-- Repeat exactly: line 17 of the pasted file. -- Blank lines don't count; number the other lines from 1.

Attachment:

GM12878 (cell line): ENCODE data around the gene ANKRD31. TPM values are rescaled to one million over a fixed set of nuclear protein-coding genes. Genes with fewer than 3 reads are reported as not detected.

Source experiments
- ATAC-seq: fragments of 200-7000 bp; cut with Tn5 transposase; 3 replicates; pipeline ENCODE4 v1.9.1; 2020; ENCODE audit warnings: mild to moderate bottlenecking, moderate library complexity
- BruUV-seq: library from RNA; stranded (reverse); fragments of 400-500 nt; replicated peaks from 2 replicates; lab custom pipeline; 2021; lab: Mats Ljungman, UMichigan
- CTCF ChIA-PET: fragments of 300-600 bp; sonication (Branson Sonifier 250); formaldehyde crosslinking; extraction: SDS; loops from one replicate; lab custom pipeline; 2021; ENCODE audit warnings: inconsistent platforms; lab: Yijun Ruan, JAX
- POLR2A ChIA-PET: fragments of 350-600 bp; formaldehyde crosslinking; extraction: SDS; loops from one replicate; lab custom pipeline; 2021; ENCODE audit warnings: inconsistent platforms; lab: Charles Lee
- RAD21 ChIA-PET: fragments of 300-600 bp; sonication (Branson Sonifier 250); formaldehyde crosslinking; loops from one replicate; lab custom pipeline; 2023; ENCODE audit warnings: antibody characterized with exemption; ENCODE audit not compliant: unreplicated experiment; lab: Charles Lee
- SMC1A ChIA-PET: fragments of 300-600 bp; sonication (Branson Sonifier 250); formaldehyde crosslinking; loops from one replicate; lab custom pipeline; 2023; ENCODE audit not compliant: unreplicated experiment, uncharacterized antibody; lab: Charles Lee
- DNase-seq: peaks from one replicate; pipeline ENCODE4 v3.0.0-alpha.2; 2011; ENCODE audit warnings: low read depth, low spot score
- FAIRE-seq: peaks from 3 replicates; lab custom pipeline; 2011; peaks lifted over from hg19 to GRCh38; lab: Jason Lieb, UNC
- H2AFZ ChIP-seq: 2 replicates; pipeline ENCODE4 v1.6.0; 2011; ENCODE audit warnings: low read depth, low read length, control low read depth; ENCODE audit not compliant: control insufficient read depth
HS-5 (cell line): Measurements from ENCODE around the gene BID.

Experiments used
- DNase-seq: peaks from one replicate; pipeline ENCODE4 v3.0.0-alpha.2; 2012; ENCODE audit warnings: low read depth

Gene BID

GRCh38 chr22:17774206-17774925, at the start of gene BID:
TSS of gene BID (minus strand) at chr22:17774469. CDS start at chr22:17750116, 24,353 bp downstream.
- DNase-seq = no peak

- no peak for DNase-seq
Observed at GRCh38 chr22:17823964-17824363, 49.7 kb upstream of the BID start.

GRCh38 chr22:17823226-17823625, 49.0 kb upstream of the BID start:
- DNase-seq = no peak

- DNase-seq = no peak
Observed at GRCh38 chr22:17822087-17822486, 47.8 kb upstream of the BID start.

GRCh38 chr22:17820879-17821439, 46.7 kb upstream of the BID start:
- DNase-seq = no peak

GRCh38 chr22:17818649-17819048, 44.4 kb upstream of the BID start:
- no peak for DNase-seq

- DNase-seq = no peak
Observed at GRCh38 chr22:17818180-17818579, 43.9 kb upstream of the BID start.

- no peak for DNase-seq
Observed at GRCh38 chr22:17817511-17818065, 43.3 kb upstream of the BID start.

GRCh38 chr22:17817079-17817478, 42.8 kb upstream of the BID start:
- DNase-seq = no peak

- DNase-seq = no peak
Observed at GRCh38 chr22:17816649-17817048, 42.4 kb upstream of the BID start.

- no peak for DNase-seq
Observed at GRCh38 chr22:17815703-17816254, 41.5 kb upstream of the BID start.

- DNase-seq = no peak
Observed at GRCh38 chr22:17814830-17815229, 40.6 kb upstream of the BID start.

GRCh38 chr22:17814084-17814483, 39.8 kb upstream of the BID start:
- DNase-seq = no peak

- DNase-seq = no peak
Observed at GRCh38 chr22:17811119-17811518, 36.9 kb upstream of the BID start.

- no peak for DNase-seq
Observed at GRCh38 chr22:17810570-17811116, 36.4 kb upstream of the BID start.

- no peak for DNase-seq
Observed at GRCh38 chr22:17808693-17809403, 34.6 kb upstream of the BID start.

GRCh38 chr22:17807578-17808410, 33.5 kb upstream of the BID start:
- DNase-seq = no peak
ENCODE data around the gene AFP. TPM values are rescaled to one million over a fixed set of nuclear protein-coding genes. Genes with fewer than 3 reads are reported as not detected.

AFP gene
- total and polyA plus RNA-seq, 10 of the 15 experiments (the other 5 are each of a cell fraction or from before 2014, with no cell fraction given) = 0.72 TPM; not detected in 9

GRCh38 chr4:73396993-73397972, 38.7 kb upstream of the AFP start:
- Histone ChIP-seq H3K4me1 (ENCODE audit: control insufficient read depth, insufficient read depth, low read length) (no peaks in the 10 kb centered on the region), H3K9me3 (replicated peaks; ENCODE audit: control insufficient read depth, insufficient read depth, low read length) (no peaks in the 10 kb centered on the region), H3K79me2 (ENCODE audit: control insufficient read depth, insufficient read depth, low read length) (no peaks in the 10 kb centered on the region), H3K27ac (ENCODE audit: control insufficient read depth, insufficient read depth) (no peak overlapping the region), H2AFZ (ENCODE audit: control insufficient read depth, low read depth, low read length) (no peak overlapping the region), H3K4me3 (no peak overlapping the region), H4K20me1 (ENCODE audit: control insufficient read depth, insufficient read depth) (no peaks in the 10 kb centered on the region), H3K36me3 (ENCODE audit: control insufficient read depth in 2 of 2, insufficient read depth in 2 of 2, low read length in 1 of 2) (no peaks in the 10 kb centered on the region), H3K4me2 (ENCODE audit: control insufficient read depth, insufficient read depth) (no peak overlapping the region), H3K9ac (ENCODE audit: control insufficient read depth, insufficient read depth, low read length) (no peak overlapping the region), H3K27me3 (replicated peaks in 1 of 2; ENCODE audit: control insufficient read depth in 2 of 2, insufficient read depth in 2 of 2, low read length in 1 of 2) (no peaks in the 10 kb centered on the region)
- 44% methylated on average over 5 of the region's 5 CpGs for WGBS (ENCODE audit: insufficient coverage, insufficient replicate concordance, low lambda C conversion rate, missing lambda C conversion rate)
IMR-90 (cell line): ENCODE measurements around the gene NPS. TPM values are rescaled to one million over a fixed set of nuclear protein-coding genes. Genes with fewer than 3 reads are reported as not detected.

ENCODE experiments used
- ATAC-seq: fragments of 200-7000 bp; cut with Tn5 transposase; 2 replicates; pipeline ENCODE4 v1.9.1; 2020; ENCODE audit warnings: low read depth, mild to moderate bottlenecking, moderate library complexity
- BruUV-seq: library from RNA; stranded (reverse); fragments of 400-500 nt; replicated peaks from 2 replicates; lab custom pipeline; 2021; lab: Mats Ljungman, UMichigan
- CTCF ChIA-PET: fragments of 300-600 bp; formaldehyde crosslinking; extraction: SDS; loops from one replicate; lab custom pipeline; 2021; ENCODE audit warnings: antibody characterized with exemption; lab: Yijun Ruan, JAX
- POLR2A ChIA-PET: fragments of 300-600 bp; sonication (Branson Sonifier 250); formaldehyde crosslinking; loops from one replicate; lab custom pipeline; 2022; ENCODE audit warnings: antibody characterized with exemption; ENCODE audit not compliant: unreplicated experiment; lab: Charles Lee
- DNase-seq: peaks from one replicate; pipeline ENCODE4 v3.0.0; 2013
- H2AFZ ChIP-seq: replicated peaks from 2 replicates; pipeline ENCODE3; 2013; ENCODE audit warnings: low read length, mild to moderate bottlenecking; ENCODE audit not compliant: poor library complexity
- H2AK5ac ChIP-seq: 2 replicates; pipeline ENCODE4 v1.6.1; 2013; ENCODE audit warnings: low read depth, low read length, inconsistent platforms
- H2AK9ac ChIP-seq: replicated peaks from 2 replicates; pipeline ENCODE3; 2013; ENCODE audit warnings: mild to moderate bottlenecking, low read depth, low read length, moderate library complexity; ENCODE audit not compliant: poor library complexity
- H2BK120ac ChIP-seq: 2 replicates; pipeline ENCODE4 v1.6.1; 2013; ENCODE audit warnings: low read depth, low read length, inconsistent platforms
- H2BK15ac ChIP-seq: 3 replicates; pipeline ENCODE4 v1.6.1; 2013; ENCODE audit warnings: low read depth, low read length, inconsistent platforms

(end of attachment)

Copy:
TSS of gene BID (minus strand) at chr22:17774469. CDS start at chr22:17750116, 24,353 bp downstream.